TriParty Battle Explained
I saw this piece by Reuters last week “Insight:Funds battle banks over $300 trillion derivatives market“, and despite trying to research it, didn’t understand what the problem was. With help from Deus Ex Macchiato I can now explain.
US & EU clearing models (agency versus principal)
Before going on, it is worth setting out the two clearing models, as the US and EU models differ in some substantial ways:
- US model: The Fund has a trade direct with the CCP, the FCM acts as an outsourced operational function, passing cash / coupons / margin backwards and forwards between the fund and the CCP.
- European model: The Clearing Broker is a party to a trade between the Fund and itself, and then a back-to-back trade to the CCP. The CB – Fund leg will be covered by an ISDA CSA, which is linked to the CCP rules on margin calls.
In the current trading environment, fund manager FM can trade with bank B (executing broker) provided they have an ISDA Master in place, and a suitable credit line from B for each of the Funds FM is trading on behalf of. Once the trade is executed via broker or direct, FM & B book the trade in their systems and life goes on.
Note: For clarity I am not differentiating between the Fund Manager and the underlying fund here, just using the FM to illustrate the point.
Cleared business in Europe
FM now trades with B again, but in a cleared world, FM needs an intermediary, a Clearing Broker, CB. The steps in the process look like this:
- FM & B execute a trade
- FM asks the CB (electronically) to step into the trade, meaning legally you then have FM <-> CB <-> EB
- CB & EB then send their trade to the CCP for clearing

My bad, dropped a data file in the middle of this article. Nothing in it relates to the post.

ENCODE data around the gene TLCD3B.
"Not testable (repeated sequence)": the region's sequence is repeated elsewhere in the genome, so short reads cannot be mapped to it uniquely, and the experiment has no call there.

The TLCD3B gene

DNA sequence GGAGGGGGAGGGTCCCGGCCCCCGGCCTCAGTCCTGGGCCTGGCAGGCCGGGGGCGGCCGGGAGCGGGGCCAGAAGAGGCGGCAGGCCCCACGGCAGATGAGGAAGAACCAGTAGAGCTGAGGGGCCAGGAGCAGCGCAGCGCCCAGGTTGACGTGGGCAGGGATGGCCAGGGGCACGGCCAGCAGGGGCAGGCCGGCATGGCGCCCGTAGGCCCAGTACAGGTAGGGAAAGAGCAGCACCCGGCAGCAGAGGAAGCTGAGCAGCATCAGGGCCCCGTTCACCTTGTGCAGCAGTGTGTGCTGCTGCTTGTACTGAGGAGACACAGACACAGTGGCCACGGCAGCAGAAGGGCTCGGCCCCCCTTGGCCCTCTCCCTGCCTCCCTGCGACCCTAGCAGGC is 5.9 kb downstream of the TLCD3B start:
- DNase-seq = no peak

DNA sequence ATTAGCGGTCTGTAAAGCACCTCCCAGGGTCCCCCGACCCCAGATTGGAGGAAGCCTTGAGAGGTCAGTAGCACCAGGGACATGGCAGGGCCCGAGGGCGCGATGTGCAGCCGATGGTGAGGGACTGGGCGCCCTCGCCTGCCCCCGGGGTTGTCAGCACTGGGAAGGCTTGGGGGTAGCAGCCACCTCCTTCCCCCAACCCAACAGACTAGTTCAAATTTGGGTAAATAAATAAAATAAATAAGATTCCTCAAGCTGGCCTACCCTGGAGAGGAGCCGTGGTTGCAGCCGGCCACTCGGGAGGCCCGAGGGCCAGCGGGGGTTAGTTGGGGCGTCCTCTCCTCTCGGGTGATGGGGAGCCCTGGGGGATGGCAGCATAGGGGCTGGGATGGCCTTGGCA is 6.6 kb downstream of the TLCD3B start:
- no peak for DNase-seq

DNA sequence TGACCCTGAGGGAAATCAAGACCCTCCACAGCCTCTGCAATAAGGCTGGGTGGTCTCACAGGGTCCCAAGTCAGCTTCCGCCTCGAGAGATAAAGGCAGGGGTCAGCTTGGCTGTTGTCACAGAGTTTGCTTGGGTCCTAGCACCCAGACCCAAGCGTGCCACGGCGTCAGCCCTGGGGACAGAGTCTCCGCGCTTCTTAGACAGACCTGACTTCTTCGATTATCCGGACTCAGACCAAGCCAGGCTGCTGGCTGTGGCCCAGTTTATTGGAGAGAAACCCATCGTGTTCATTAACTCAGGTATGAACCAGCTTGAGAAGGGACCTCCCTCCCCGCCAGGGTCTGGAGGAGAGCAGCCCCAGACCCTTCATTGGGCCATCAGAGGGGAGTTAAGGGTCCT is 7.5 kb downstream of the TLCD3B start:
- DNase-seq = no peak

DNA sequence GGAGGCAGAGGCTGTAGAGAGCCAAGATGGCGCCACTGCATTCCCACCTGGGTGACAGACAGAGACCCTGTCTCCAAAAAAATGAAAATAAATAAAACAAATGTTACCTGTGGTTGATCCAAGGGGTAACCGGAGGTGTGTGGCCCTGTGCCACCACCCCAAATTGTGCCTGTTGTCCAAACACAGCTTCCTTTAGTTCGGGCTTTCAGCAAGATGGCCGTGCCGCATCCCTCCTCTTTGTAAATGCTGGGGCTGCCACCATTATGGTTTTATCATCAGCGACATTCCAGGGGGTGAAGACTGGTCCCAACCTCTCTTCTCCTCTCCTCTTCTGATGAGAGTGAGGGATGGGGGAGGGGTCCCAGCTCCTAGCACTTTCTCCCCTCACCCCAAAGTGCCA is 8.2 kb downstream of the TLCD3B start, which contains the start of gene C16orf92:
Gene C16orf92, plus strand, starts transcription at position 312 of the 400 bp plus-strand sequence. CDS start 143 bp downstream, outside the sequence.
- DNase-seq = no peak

- In a nice world, the CCP registers the trade, end result is FM <-> CB <-> CCP <-> EB
- In a bad world, the trade is rejected due to lack of margin (from either party), and you remain at step 2
Cleared business in the US
FM now trades with B again, but in a cleared world, F needs an intermediary, a Futures Commission Merchant (FCM). The steps in the process look like this:
- FM & B execute a trade
- In a post DFA world, the SEF sends the trade to the CCP
- The CCP requests the FCM (nominated by the FM) to accept the trade for submission into clearing
- Assuming the FCM says Yes, the CCP then runs their risk checks and margin runs
- In a nice world, the CCP registers the trade, end result is FM <-> CCP <-> EB
- In a bad world, the trade is rejected due to lack of margin, and you remain at step 3
It’s making Gary madder
The issue dealers and the buy-side are aggravated about, is EU step 5 or US step 6, where the CB/FCM now has a trade with the FM which they can’t clear, and potentially have to tear up the trade and get involved in a compensation payment to terminate. In the European model the CB also has a trade with the EB which they really don’t want and might not have the credit line to cover. The reasons the FM might end up in this state can be two fold: 1) the CCP called the FM for margin, which they didn’t pay, or 2) the CCP called the EB for margin, which they didn’t pay. [Assuming of course this trade is eligible in the first place].[Another thought, if either one of the parties doesn’t pay their margin call, are they potentially in default?, this scenario is going to be rare]
Some dealers would like to pre-agree with the FM, who their EBs can be. The FMs don’t want this, and according to the Reuters article Gary Gensler proposed to ban the TriParty agreements (FM – CB/FCM – EB) which would express these choices. The dealers keep pushing this approach forward which according to Reuters “made him madder”.
From Reuters: “Angered by the triparty addendum, Gensler brought a ban of triparty up for commissioners’ approval at their July 19 meeting. It passed with Democratic support, and Republican opposition, making it an official proposal and open for comment before a final vote.”
Whether the CFTC / SEC need to intervene at all is subject to debate amongst the commissioners, split down party lines with three being Democrats and likely to support intervention.